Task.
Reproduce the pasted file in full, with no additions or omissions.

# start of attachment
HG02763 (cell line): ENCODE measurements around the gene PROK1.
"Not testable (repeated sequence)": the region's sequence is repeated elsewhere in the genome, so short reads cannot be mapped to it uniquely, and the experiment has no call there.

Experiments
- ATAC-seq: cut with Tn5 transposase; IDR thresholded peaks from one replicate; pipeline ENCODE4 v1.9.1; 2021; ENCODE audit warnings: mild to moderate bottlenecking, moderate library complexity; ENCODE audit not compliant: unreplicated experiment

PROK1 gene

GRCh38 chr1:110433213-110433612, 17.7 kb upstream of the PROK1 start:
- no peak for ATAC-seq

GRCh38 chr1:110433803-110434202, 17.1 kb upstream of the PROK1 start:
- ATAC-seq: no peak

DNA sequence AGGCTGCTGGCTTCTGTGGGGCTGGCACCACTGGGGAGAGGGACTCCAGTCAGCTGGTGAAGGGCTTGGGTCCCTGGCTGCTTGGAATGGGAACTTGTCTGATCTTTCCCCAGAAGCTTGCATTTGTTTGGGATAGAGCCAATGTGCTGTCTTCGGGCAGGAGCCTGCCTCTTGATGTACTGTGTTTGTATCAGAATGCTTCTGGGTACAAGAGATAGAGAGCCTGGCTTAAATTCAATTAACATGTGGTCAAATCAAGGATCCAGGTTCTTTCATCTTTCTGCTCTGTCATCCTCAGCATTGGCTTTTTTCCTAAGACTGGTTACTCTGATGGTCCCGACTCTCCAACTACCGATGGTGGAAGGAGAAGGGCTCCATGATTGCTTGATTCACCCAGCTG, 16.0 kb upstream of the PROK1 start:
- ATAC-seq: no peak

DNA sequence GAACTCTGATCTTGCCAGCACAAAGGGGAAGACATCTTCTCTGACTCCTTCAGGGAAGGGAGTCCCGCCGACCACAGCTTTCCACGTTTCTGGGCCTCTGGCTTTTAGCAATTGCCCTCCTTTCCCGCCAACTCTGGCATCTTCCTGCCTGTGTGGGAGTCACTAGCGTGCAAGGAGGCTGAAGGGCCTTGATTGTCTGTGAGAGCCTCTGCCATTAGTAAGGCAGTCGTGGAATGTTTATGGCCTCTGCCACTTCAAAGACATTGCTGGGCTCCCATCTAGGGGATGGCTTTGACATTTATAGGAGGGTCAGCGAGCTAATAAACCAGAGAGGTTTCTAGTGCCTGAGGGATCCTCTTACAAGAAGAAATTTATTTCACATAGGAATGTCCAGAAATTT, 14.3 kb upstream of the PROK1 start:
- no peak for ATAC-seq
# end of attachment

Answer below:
HG02763 (cell line): ENCODE measurements around the gene PROK1.
"Not testable (repeated sequence)": the region's sequence is repeated elsewhere in the genome, so short reads cannot be mapped to it uniquely, and the experiment has no call there.

Experiments
- ATAC-seq: cut with Tn5 transposase; IDR thresholded peaks from one replicate; pipeline ENCODE4 v1.9.1; 2021; ENCODE audit warnings: mild to moderate bottlenecking, moderate library complexity; ENCODE audit not compliant: unreplicated experiment

PROK1 gene

GRCh38 chr1:110433213-110433612, 17.7 kb upstream of the PROK1 start:
- no peak for ATAC-seq

GRCh38 chr1:110433803-110434202, 17.1 kb upstream of the PROK1 start:
- ATAC-seq: no peak

DNA sequence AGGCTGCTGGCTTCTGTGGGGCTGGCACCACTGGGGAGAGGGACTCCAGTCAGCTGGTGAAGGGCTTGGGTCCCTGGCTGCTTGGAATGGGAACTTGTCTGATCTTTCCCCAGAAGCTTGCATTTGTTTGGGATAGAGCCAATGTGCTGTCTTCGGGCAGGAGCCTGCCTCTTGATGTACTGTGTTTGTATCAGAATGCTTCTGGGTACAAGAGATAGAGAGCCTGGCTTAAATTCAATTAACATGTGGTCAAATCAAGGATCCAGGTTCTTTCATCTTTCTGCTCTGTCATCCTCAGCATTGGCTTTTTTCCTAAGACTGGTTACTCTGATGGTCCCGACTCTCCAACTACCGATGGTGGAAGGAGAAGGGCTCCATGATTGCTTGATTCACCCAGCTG, 16.0 kb upstream of the PROK1 start:
- ATAC-seq: no peak

DNA sequence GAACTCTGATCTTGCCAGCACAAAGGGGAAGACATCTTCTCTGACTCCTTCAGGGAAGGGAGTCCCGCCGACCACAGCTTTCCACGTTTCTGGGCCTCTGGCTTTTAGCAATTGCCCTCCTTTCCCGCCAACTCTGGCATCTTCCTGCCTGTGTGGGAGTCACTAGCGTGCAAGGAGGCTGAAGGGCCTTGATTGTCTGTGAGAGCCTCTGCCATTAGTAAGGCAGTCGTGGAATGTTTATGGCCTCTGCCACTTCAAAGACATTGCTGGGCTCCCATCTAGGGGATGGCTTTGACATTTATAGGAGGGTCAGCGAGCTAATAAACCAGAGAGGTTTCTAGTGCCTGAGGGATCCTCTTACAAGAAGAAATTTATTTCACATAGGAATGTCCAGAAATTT, 14.3 kb upstream of the PROK1 start:
- no peak for ATAC-seq